Story of Larry Heron
                                                   Told By Milford Man

    The following story about Lawrence J. Heron of Hopedale, one of the most severely wounded men in
    World War II, was written by Arthur Cozzens of Milford, associate editor of the Disabled American
    Veterans Reporter, a monthly publication. Mr. Cozzens is past commander of the Milford D.A.V. post.
    His story is the first complete one of Mr. Heron’s life, before and after the war.

    On the night of December 7, 1945, Chapter No. 6 of Disabled American Veterans of Milford
    was officially dedicated, and the first officers were installed. The chapter was dedicated in
    the name of Lawrence J. Heron. The ceremonies were unique in that Lawrence J. Heron
    was in the audience.

    This chapter of disabled veterans had departed from the usual tradition of dedicating its
    chapter to a hero who had made the supreme sacrifice. What prompted this group of
    veterans to accord this honor to a living man? This can only be answered by relating the
    story of this man’s life.

    August 4, 1943, Lawrence J. Heron of Hopedale, was called to the service of his country
    which was then engaged in the mightiest conflict of arms in all recorded history, World War II.

    Four years previous, Larry Heron was graduated from St. Mary’s High School in Milford,
    Mass., one of the finest athletes to ever wear the colors of that school. Larry was a three-year
    letterman in both baseball and football. His performances in these two fields of sport graced
    many sport columns in the newspapers in this section of the country.

    So outstanding were his feats that many of the fine New England colleges sought his
    enrollment. Larry was unable to accept any of these fine opportunities. Because of the
    illness of his father, it was necessary for him to obtain employment to assist in the support
    of his family. At the time of his call to the service, he was employed at the Draper Corp. in
    Hopedale, in the capacity of night watchman.

    On his entrance into the service he was sent to Camp Brucker, Alabama, for his basic
    training. There he was assigned to Co. A of the 87th Chemical Battalion. At the conclusion of
    his training, he was promoted to corporal, later to sergeant and made a squad leader.

    Dawn of June 6, 1944, “D” Day, found Lawrence Heron with his unit aboard an LST making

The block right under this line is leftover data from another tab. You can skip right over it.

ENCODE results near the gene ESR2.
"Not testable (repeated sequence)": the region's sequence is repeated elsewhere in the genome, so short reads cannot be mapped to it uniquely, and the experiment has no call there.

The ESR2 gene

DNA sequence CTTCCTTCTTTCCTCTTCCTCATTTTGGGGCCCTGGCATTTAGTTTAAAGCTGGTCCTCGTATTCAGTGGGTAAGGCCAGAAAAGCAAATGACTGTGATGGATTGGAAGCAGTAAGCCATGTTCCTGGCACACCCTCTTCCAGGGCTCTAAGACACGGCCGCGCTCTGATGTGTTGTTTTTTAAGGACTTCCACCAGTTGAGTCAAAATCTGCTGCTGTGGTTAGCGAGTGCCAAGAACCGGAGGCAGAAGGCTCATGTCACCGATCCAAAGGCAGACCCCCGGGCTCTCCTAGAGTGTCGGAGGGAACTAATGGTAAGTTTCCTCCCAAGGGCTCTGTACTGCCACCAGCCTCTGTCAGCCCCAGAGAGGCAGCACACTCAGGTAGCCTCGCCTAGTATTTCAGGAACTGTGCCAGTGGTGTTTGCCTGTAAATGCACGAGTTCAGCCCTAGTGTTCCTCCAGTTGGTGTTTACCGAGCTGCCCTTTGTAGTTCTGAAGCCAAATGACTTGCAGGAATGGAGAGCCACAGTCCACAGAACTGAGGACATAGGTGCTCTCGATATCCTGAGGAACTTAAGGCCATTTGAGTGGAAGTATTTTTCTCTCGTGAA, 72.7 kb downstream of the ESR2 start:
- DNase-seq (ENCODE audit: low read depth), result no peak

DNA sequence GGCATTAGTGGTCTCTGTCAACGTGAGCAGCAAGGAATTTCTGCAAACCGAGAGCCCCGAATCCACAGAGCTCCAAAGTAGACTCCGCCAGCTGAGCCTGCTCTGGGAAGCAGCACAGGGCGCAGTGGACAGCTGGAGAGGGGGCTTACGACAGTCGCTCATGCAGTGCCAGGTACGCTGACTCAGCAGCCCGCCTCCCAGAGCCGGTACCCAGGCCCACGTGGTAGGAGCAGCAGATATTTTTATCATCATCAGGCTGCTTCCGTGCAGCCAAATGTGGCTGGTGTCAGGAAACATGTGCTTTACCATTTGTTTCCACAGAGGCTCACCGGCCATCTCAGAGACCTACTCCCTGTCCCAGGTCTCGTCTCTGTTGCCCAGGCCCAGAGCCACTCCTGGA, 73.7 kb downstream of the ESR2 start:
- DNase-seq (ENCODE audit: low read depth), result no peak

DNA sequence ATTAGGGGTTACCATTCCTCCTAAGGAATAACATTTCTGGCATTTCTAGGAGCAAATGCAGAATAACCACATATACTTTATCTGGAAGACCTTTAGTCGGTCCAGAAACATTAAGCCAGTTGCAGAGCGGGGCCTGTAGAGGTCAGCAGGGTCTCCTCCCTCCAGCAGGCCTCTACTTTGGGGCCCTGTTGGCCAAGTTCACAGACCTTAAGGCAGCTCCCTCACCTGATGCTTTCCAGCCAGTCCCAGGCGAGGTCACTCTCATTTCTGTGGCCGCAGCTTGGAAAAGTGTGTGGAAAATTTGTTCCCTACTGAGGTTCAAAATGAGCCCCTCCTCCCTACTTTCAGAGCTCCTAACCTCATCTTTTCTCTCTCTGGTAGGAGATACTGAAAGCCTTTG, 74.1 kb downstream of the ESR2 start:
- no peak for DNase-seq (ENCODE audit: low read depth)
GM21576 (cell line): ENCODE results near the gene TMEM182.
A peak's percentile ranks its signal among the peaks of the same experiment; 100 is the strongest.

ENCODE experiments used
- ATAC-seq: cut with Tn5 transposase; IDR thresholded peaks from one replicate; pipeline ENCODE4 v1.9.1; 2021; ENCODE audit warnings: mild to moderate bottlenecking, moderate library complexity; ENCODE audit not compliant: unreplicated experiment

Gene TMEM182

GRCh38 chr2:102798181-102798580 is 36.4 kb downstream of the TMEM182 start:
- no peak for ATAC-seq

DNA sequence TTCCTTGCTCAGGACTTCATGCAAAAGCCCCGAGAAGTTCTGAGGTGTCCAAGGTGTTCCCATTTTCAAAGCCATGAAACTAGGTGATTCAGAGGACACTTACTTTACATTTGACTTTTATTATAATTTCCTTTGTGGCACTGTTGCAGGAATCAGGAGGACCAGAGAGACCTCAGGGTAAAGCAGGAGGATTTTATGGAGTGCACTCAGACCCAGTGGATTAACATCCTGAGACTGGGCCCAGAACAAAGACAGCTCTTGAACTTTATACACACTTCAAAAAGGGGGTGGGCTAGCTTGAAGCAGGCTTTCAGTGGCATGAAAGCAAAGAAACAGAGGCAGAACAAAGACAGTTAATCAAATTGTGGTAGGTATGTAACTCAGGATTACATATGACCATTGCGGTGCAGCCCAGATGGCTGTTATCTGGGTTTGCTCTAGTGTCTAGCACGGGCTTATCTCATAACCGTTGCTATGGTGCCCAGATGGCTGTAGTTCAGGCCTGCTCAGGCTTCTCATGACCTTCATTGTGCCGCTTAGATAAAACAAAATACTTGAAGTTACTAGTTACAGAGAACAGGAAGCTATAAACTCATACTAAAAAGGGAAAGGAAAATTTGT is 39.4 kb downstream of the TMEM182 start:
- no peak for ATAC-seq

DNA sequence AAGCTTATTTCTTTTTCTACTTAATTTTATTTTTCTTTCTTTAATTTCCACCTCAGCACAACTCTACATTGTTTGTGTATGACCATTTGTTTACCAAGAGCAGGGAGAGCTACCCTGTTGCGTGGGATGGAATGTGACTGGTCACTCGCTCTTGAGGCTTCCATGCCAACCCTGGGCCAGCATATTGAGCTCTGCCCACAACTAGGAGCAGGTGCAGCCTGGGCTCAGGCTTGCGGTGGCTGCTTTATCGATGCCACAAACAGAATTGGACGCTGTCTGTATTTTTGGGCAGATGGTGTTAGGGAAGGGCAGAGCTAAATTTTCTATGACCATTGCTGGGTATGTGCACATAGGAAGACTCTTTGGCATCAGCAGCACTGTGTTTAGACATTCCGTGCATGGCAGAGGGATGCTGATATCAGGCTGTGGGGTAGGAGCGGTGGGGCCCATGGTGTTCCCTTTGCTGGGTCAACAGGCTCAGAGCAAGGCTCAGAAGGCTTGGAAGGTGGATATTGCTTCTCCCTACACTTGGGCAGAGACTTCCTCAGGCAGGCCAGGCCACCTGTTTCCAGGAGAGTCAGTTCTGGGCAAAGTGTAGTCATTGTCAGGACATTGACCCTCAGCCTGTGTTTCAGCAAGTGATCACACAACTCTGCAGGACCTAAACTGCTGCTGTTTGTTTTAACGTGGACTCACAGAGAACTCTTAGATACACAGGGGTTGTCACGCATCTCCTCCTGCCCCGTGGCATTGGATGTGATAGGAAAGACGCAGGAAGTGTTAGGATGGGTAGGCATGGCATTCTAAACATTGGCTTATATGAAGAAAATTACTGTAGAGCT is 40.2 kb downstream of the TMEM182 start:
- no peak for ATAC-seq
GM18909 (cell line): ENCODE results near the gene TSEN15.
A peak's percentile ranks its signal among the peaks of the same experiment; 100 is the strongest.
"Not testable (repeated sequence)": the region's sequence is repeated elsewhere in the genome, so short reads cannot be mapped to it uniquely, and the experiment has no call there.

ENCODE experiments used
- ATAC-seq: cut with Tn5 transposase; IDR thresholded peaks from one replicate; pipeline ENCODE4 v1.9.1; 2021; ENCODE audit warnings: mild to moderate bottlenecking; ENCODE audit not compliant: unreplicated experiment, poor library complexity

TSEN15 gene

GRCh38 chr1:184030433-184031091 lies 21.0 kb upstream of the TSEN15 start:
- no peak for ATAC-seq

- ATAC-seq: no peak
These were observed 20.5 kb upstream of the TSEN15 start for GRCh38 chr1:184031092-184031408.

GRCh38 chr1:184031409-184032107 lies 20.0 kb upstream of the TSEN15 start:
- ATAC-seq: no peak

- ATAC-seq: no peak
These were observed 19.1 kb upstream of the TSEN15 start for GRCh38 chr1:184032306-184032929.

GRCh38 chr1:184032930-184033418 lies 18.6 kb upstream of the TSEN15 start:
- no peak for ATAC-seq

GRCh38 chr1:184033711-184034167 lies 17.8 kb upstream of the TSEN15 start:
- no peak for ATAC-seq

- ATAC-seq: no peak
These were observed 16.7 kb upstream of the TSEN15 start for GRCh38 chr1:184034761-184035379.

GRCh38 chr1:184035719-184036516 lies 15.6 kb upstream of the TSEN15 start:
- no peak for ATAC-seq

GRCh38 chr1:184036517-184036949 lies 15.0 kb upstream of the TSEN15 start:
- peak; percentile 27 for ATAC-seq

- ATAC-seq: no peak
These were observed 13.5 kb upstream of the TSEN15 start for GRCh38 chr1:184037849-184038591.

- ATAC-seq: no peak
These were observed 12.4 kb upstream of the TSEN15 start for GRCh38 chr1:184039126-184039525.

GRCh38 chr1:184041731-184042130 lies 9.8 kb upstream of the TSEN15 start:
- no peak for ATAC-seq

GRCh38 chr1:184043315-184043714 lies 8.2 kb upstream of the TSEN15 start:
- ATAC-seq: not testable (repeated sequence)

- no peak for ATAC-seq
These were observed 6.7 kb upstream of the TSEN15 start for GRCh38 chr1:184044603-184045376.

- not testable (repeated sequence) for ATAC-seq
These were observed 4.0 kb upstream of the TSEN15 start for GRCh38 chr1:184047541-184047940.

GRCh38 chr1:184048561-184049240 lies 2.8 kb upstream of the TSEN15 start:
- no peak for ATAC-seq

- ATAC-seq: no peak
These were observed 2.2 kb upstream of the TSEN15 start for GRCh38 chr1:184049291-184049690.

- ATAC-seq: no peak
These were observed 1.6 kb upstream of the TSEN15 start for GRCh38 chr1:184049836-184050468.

its way across the English Channel. The forces of democracy were about to stage their
    offensive against the Continent. The landing was made on Omaha Beach. History has
    recorded the glorious deeds that were wrought there that day.

    The American forces hammered their way up the coast of France. Just outside of Cherbourg,
    June 16, 1944, the enemy launched a determined counter-attack. The advancing Americans
    dug in to hold the costly miles which they had won. War in all its hellish fury was unloosed.

    There was Lawrence Heron in charge of an ammunition detail passing shells to the mortar
    squads which were supporting infantry with their fire. As the ammunition was being passed,
    amidst the horrible din of battle, a blinding explosion occurred. As the smoke cleared, ten
    men lay stricken; Larry Heron was one of them. He knew he had been hurt. He was
    conscious as medical aid was administered to him and when he was placed in an
    ambulance to be evacuated.

    It was from a hospital in England, with his head swathed in bandages, that Larry Heron
    realized the seriousness of his wounds. For the ammunition that he had been handling was
    white phosphorous, a caustic chemical agent, which, when imbedded into the flesh, burns,
    sears, and destroys with rapid malignancy. Larry was told by the attending physicians that it
    would be necessary to remove one of his eyes.

    It was not until his return to the United States at the Valley Forge hospital in Pennsylvania
    that Larry was to learn he would live in a world of darkness, because in that operation, both